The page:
Photo Credit: Mike G. Googly
Walking school buses are a strategy that is becoming more popular across the U.S. These entail one or more adults accompanying groups of children as they walk to and from school. Among communities using this approach are Arlington and Attleboro, MA; Clearwater, Florida; Somerville, New Jersey; Portland, Oregon; Indiana, Pennsylvania; Seattle, Washington; Fairhope, Alabama; and Rapid City, South Dakota. In Chicago, the Active Living by Design partnership, of which The Logan Square Neighborhood Association was a lead partner, began a walking school bus program in 2006. The program collaborated with two public schools (Ames Middle School and McAuliffe Elementary School) and expanded to more elementary schools after its first year of success.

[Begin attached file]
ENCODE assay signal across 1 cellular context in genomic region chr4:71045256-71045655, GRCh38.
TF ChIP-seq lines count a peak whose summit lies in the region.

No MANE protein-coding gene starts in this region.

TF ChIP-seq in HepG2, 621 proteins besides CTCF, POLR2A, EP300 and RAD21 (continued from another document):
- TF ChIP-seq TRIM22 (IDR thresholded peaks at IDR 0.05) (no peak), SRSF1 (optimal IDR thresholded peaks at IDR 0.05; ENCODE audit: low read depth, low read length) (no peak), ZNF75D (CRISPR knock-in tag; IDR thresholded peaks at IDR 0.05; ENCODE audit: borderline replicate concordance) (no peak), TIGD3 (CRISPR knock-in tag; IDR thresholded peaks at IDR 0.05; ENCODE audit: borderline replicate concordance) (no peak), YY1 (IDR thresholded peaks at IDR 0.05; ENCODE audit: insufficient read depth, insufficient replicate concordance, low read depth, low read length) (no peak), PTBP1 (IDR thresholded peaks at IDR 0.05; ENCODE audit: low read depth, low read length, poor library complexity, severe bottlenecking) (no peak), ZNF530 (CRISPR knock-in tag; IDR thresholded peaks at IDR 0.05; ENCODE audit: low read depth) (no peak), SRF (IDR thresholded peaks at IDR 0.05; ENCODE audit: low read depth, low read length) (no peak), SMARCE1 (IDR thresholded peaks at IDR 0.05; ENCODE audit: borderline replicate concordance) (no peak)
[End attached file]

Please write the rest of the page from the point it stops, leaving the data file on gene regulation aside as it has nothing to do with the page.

A Walking School Bus in Fairhope, Alabama
An adaptation of the walking school bus model in rural areas is to have school buses drop off students near a school site (approximately one-half mile away) and have an adult lead the students in a walk to school. This approach may not be the best option in all communities, especially those with safety and crime concerns. Such programs have also found it challenging to maintain a corps of parent volunteers.
Children and their Families Walking to School From Bus Drop-Off in Fairhope, Alabama
 The Pedestrian and Bicycle Information Center for the Partnership for a Walkable America, in cooperation with the U.S. Department of Transportation, "The Basics: Starting a Walking School Bus," http://www.walkingschoolbus.org (accessed August 4, 2008).
 National Center for Safe Routes to School, "SRTS Case Study: Chicago, Illinois, Community Makes it Safe for Children to Walk to School," http://www.saferoutesinfo.org/case_studies/pdfs/IL.chicago.pdf (accessed August 4, 2008).